• RP1

    Robert Parker, February 2013,
    Score: 98+

    The wine out distances both Leoville Las Cases and Leoville Barton, but all three of them are compelling efforts. Full-bodied, dense purple in color, with floral notes intermixed with blackberries, cassis, graphite and spring flowers, this full-bodied, legendary effort is long and opulent, with wonderfully abundant yet sweet tannin, a skyscraper-like mid-palate and a thrilling, nearly one-minute finish. This spectacular effort from Poyferre that should drink well for 30+ years. Another spectacular wine from the Cuvelier family, Leoville Poyferre (along with Ducru Beaucaillou) may be one of the two best wines of St.-Julien year after year these days. This is a large estate, covering nearly 200 acres, and the final blend of the 2010 Leoville Poyferre is 56% Cabernet Sauvignon, a whopping 34% Merlot and the rest 7% Petit Verdot and 3% Cabernet Franc.

  • RP

    Robert Parker, May 2011,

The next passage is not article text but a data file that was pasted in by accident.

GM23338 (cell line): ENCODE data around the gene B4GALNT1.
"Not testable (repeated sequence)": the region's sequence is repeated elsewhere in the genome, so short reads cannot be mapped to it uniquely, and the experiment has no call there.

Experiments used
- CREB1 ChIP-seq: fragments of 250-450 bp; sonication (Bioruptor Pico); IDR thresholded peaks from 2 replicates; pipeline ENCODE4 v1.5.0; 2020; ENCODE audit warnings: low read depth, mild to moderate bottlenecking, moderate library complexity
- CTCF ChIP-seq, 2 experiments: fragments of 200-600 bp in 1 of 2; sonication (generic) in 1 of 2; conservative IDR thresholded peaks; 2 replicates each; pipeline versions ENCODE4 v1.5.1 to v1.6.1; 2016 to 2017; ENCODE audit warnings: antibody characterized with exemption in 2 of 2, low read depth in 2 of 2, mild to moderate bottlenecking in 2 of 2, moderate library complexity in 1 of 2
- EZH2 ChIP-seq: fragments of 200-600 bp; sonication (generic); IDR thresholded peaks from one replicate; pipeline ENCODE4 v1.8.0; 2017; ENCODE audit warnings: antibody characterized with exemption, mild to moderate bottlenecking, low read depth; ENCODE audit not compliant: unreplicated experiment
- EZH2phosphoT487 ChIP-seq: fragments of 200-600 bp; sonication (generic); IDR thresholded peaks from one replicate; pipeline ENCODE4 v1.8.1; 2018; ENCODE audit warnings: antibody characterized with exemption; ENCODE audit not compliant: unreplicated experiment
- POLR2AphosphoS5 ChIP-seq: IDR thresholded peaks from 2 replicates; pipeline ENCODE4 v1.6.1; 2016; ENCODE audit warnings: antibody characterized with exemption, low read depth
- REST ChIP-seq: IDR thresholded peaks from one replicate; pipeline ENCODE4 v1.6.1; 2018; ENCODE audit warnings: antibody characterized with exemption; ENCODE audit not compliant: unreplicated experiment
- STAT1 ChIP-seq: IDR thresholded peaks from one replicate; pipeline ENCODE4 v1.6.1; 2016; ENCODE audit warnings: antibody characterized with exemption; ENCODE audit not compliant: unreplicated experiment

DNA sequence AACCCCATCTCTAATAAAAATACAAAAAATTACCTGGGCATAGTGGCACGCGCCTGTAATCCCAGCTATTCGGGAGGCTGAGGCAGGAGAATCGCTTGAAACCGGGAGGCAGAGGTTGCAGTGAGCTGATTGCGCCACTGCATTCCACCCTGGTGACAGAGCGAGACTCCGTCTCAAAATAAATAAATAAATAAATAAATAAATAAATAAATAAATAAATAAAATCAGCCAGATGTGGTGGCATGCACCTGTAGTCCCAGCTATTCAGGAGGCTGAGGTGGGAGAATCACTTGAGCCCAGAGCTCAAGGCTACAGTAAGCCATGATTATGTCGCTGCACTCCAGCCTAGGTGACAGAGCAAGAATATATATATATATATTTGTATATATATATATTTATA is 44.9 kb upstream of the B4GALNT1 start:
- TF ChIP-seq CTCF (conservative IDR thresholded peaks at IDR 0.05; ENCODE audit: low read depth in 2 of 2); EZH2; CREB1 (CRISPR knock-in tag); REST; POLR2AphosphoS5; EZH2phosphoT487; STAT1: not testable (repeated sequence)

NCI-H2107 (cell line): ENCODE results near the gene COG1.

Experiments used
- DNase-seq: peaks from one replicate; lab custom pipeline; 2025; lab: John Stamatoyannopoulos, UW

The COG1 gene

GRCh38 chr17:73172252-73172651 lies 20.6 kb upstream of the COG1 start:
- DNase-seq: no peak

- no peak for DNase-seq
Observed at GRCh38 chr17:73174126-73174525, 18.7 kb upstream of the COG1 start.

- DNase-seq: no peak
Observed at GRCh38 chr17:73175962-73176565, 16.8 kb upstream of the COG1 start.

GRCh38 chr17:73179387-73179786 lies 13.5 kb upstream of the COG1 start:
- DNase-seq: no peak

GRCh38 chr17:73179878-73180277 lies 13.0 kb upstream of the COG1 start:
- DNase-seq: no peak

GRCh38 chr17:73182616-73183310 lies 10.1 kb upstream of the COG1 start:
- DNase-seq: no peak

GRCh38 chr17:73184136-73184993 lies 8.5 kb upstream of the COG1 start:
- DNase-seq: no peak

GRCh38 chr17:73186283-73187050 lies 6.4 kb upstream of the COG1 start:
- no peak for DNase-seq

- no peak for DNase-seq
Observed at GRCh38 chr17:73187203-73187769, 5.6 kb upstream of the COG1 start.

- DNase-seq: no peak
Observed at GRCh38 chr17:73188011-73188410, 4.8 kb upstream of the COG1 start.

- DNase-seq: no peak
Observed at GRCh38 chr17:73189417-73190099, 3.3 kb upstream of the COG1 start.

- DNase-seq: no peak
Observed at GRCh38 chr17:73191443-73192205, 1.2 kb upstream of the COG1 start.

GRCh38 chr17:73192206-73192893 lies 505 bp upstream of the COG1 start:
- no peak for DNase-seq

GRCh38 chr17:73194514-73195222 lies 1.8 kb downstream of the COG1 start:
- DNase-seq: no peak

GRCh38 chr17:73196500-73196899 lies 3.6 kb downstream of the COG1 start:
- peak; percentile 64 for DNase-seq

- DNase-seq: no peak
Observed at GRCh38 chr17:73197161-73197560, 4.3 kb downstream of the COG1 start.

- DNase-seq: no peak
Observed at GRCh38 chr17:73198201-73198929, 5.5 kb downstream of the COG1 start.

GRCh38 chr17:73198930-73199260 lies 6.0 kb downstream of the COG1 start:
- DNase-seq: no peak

Score: 95-98

    One of the prodigious wines of the vintage, the Cuvelier family has produced an outstanding 2010 that must tip the scales at 14.5+% alcohol. It boasts an opaque purple color in addition to a sweet perfume of spring flowers, black raspberries, creme de cassis and a hint of spicy oak. This seamlessly constructed St.-Julien possesses massive concentration, moderately high tannins, abundant glycerin, an unctuous texture, remarkably fresh acids and wonderful precision. It will benefit from 5-6 years of cellaring and last 30-35 years. Drink: 2016 - 2051

  • JS

    James Suckling, April 2011,
    Score: 93-94

    This is so velvety and beautiful with a juicy, orange peel, raspberries and currant character on the nose and the palate. Full with a long, long finish. Wonderful texture to this wine. Dense and yummy.

  • DC

    Decanter, April 2011,
    Score: 18.5

    Fine extraction of black fruits, both richer and more tannic than the Barton, very good ripeness for long ageing. Drink 2020-40.

  • JR

    Jancis Robinson, April 2011,
    Score: 17.5